The frigid air smelled strongly of gasoline when they discovered the lifeless body of seventeen-year-old Jigji Kyab near a busy intersection in Luchu, Tibet on January 19. He was soaked in it, a lighter in each hand. Kyab had gone to the intersection to burn himself alive, swallowing fox poison before leaving so he wouldn’t survive to be locked away in a Chinese military hospital.
He succumbed to the poison before he could complete his final act. Later his parents found a note beside his bed, written in neat Tibetan print on school paper, that explained why he had chosen to sacrifice his life and conveyed his love one last time.
We know of 98 Tibetans who have self-immolated inside Tibet since February 2009. Jigji Kyab isn’t on that list, and there are probably others missing from it, too. It took four months—from September 13 to January 14—for reports to leak that 62-year-old Passang Lhamo had self-immolated in Beijing, the capital of China. How many self-immolations and other protests don’t we know about from within remote parts of Tibet itself—which is now largely closed off to foreigners, including journalists?
China has been moving to complete Tibet’s isolation in recent weeks. Radio Free Asia recently reported that Chinese officials have confiscated and burned satellite dishes in eastern Tibet to keep Tibetans from listening to exile broadcasts that carry news of self-immolation protests in other areas. Likewise, last year Students for a Free Tibet reported that Chinese officials in eastern Tibet were strengthening restrictions on internet cafes, requiring all patrons to register with a government ID.
More from GlobalPost: Self-immolators and the Dalai Lama: what they don't have in common
According to the Washington Post, officials have also confiscated Tibetans’ passports to replace them with electronic ones—without actually providing the new passports. This has left most Tibetans inside Tibet unable to legally travel to India or Nepal, where rights groups are located.
This makes Western journalists dependent on reports from exile Tibetans with relatives in the affected areas; advocacy groups like the International Campaign for Tibet and Free Tibet; and Radio Free Asia (RFA), which is largely funded by the U.S. government. Because so much news from inside Tibet comes either from advocacy groups or explicitly ideological media outlets like RFA or Phayul.com, much of it also goes unreported in the mainstream press.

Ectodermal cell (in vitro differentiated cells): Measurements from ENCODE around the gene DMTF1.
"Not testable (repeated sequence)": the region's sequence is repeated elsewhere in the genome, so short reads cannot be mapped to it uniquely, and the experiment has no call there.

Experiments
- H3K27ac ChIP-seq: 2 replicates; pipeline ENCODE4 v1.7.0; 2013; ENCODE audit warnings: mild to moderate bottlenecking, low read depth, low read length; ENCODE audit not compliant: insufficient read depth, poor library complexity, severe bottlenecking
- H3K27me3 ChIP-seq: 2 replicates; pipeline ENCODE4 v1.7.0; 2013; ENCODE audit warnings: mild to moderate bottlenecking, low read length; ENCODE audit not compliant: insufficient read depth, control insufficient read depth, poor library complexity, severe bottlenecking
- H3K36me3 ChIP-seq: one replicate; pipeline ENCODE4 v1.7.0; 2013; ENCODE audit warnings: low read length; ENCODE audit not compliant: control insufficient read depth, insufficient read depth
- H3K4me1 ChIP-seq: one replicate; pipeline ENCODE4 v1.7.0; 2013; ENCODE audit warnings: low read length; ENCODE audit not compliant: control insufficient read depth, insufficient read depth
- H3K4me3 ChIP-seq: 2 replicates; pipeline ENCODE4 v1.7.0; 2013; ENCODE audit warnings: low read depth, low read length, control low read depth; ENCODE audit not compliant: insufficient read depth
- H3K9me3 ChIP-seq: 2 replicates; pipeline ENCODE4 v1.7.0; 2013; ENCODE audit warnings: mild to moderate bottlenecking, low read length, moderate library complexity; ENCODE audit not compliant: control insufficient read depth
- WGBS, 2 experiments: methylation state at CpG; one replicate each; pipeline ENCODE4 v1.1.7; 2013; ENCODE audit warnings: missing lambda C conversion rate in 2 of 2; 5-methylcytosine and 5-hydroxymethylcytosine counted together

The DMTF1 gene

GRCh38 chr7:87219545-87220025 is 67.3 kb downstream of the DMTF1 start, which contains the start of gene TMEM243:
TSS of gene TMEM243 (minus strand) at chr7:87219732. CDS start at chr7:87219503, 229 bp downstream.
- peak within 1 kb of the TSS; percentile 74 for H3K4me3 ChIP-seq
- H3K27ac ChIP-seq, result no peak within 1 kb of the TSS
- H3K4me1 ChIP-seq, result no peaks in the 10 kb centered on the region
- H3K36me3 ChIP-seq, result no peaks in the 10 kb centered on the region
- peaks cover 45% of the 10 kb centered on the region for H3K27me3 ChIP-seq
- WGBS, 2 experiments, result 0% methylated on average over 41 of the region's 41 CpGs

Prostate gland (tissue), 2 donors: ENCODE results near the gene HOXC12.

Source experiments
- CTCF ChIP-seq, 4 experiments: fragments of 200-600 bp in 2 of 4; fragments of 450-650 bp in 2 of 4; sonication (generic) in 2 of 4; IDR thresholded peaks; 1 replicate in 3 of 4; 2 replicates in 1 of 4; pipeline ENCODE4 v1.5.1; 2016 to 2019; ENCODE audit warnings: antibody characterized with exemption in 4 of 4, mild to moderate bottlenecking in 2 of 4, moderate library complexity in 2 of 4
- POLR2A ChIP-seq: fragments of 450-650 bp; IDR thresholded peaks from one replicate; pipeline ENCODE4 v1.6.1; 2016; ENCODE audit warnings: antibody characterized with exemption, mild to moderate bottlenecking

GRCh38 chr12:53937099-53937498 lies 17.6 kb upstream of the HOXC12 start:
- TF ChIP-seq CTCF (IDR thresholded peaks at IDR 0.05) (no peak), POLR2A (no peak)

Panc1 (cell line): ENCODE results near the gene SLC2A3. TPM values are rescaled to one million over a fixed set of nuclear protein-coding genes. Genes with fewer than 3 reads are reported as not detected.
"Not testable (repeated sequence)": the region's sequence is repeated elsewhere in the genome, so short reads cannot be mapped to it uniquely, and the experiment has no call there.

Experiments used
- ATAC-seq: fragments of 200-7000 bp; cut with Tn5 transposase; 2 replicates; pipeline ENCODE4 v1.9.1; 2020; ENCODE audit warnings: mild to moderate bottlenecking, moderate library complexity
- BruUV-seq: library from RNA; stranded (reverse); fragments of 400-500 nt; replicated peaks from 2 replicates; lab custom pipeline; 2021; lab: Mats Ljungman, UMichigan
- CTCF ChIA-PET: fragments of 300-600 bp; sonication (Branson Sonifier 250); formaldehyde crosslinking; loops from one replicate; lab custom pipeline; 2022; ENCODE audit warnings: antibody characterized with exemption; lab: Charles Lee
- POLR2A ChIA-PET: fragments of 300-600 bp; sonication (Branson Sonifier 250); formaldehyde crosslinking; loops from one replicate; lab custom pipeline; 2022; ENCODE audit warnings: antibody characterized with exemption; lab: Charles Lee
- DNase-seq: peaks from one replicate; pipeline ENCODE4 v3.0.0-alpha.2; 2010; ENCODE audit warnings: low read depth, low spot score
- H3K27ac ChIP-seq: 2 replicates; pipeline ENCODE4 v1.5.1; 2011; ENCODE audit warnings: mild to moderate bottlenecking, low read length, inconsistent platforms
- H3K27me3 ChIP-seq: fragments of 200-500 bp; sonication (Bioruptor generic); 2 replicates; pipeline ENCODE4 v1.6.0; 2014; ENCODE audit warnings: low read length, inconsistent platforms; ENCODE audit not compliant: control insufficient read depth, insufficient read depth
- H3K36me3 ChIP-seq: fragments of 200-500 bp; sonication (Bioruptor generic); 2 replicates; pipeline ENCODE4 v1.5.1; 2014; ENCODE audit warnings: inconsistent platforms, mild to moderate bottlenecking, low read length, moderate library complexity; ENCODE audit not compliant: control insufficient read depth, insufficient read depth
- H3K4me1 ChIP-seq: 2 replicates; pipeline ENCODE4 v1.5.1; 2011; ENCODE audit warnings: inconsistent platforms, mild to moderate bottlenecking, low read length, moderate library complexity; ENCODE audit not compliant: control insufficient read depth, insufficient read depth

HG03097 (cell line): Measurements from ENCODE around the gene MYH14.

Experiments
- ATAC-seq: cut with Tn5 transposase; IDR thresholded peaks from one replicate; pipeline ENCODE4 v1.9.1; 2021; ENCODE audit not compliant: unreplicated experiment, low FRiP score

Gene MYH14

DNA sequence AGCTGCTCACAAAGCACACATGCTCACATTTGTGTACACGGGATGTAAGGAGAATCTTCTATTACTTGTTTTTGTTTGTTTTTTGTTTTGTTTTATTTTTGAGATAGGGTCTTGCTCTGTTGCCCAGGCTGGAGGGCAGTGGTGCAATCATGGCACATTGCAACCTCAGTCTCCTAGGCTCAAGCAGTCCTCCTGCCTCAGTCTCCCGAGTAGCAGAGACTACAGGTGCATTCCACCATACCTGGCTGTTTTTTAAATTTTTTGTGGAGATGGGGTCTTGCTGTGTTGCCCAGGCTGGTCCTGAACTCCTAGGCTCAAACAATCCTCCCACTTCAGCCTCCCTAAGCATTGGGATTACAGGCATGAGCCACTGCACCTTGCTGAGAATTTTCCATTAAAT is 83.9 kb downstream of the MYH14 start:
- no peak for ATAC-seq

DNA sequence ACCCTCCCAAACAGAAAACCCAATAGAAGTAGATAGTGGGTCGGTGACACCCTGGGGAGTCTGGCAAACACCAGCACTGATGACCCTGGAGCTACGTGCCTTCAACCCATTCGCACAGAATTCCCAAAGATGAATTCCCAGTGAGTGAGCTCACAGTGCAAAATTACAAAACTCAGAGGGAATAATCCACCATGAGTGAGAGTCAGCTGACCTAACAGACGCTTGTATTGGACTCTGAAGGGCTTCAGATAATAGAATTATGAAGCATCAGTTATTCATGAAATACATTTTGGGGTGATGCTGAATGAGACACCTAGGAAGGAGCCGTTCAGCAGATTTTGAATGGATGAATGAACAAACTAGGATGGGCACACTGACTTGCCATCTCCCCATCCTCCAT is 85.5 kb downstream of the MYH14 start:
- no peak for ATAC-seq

There’s every possibility China may need a media blackout. February 11 is the Tibetan New Year. Soon afterward comes March 10, the anniversary of a major uprising in the Tibetan capital of Lhasa in 1959 that is commemorated every year with Tibetan Uprising Day. The subsequent uprisings of 1987 to 1989 and 2008 all began around March 10, as did the current wave of self-immolations. March also saw a spike in self-immolations last year.
More from GlobalPost: 50 self-immolations later, what, if anything, has changed?
This year will be especially volatile. In early March, China will complete its once-a-decade leadership transition as Xi Jinping takes over the presidency from Hu Jintao. Many Tibetans expect Xi to take a more liberal line on Tibet because his father, Xi Zhongxun, was close with the current Dalai Lama. But Kate Saunders of the International Campaign for Tibet recently told Reuters that “things might get worse before they get better, because he will want to stamp his authority early on.” The newly elected, hardline governor of the Tibetan Autonomous Region will only make things worse.
If Occupy, the Arab Spring, and the Printemps Érable taught us anything, it’s that trying to predict revolutions is a fool’s errand. Still, while it may not happen this March, it is hard to imagine that tensions behind Tibet’s self-immolations won’t boil over into a mass uprising eventually.
Can China maintain its blackout when they do? The smell of gasoline is awful strong.